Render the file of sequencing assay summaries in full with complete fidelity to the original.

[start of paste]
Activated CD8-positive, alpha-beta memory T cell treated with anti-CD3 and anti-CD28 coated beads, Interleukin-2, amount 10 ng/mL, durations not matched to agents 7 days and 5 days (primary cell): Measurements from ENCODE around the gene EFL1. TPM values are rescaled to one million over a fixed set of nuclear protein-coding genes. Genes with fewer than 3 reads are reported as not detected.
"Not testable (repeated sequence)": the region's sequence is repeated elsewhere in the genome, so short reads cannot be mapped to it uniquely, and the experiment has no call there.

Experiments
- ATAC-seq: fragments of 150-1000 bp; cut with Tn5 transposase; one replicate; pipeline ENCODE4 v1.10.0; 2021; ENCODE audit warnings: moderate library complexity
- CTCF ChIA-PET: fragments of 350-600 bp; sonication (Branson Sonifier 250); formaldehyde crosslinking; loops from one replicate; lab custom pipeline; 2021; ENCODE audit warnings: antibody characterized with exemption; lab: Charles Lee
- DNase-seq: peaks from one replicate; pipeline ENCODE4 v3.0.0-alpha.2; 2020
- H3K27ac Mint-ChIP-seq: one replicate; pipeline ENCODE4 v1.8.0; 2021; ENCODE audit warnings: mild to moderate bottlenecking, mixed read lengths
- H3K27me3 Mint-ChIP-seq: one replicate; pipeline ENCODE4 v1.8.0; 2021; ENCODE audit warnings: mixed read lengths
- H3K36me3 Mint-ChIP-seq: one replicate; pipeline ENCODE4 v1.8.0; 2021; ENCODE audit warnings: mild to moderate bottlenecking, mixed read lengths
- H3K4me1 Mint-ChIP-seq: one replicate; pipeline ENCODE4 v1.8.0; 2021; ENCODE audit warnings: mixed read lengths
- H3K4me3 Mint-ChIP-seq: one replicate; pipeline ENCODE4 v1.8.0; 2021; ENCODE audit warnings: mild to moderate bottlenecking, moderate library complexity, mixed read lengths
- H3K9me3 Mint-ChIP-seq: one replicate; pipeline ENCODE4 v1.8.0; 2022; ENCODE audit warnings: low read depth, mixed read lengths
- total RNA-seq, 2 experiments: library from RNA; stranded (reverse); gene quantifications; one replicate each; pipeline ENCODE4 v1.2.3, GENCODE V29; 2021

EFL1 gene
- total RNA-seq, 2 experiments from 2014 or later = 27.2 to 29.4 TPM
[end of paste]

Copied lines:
Activated CD8-positive, alpha-beta memory T cell treated with anti-CD3 and anti-CD28 coated beads, Interleukin-2, amount 10 ng/mL, durations not matched to agents 7 days and 5 days (primary cell): Measurements from ENCODE around the gene EFL1. TPM values are rescaled to one million over a fixed set of nuclear protein-coding genes. Genes with fewer than 3 reads are reported as not detected.
"Not testable (repeated sequence)": the region's sequence is repeated elsewhere in the genome, so short reads cannot be mapped to it uniquely, and the experiment has no call there.

Experiments
- ATAC-seq: fragments of 150-1000 bp; cut with Tn5 transposase; one replicate; pipeline ENCODE4 v1.10.0; 2021; ENCODE audit warnings: moderate library complexity
- CTCF ChIA-PET: fragments of 350-600 bp; sonication (Branson Sonifier 250); formaldehyde crosslinking; loops from one replicate; lab custom pipeline; 2021; ENCODE audit warnings: antibody characterized with exemption; lab: Charles Lee
- DNase-seq: peaks from one replicate; pipeline ENCODE4 v3.0.0-alpha.2; 2020
- H3K27ac Mint-ChIP-seq: one replicate; pipeline ENCODE4 v1.8.0; 2021; ENCODE audit warnings: mild to moderate bottlenecking, mixed read lengths
- H3K27me3 Mint-ChIP-seq: one replicate; pipeline ENCODE4 v1.8.0; 2021; ENCODE audit warnings: mixed read lengths
- H3K36me3 Mint-ChIP-seq: one replicate; pipeline ENCODE4 v1.8.0; 2021; ENCODE audit warnings: mild to moderate bottlenecking, mixed read lengths
- H3K4me1 Mint-ChIP-seq: one replicate; pipeline ENCODE4 v1.8.0; 2021; ENCODE audit warnings: mixed read lengths
- H3K4me3 Mint-ChIP-seq: one replicate; pipeline ENCODE4 v1.8.0; 2021; ENCODE audit warnings: mild to moderate bottlenecking, moderate library complexity, mixed read lengths
- H3K9me3 Mint-ChIP-seq: one replicate; pipeline ENCODE4 v1.8.0; 2022; ENCODE audit warnings: low read depth, mixed read lengths
- total RNA-seq, 2 experiments: library from RNA; stranded (reverse); gene quantifications; one replicate each; pipeline ENCODE4 v1.2.3, GENCODE V29; 2021

EFL1 gene
- total RNA-seq, 2 experiments from 2014 or later = 27.2 to 29.4 TPM